To investigate the effect of prestroke statin by onset to arrival time, we performed stratified analysis using median onset to arrival (7.6 h). For initial stroke severity, the prestroke statin effect was significant in patients arriving within 7.6 h, but not in patients arriving after 7.6 h, and the interaction was significant (Additional file 1: Table S10). However, for functional outcome, there was no significant interaction for dichotomized mRS analyses and shift analyses. In the mRS 0–2 dichotomized analysis, the prestroke statin effect was significant irrespective of onset to arrival time. In the shift analysis, the effect was significant in patients arriving within 7.6 h, but showed a non-significant trend in those arriving after 7.6 h (Additional file 1: Table S11).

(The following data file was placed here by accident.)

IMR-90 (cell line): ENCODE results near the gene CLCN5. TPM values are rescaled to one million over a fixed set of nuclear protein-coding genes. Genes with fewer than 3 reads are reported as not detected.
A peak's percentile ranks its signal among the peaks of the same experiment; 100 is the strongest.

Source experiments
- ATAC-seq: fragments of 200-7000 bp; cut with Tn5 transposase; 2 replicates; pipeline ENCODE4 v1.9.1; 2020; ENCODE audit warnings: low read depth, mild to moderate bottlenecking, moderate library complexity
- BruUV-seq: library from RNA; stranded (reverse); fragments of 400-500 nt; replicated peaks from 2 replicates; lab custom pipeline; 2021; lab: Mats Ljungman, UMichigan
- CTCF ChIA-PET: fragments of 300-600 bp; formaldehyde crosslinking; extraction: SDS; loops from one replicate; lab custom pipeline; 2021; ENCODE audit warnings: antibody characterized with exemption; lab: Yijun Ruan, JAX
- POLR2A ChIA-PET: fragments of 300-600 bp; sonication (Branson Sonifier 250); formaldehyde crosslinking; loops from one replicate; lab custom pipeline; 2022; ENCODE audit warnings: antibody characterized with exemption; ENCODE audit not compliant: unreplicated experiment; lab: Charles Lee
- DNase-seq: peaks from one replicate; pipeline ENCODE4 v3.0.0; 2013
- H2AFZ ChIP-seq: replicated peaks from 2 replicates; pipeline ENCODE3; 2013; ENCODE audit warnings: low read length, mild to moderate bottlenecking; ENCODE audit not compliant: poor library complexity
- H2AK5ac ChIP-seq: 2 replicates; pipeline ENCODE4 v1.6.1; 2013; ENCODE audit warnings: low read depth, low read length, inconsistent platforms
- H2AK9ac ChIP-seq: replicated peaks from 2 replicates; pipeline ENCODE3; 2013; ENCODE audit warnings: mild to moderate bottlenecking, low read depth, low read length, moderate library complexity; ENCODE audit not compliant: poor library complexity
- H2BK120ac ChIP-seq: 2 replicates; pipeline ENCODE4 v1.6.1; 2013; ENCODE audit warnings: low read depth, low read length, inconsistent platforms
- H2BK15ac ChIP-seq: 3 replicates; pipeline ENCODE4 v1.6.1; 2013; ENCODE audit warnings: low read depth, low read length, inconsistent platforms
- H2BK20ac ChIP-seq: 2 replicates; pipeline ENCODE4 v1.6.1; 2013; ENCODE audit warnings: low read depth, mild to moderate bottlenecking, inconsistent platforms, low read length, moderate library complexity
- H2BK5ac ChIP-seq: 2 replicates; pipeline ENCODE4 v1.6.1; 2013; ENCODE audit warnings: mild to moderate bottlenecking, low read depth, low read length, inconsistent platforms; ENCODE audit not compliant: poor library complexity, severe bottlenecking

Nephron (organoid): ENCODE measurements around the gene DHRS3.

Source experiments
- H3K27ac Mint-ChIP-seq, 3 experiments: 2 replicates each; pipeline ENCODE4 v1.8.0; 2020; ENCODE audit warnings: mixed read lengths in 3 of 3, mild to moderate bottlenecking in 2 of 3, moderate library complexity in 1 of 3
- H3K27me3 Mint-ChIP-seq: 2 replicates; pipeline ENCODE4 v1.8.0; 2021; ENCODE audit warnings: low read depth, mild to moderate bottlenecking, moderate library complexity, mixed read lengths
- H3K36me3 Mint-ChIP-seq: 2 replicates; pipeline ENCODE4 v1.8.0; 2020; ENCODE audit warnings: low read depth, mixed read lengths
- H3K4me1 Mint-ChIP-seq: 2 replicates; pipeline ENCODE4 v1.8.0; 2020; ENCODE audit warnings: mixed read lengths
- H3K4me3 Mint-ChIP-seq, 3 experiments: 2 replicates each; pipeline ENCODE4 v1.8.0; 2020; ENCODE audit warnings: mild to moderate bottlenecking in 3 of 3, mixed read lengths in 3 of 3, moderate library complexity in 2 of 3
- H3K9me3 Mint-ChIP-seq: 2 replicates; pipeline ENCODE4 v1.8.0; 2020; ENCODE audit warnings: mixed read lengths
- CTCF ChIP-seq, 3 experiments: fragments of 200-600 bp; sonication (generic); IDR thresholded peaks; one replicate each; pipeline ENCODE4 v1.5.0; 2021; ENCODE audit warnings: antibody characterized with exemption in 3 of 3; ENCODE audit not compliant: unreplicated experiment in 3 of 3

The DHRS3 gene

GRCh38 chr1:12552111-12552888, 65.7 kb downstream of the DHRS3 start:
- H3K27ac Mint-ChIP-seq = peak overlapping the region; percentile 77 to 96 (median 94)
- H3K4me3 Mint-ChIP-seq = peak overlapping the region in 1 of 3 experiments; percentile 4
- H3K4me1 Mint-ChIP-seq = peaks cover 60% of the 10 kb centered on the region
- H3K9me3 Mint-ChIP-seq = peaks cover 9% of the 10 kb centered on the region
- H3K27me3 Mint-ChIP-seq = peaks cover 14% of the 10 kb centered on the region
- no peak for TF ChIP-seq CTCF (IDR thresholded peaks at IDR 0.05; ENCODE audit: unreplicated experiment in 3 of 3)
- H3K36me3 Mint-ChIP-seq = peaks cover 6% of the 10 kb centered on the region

Discussion

This study shows that pre-stroke statin use was associated with lesser stroke severity at presentation. The magnitude of the statin benefit on initial stroke severity was relatively small: a decrease of 0.8 points of the NIHSS score for the unadjusted analysis and a decrease of 0.6 points for the adjusted and PS analyses. However, the small decrease in the NIHSS score might be clinically meaningful because a 1-point decrease in the NIHSS score was significantly associated with reduction of hospitalization, the need for rehabilitation or a long-term nursing facility [30, 31].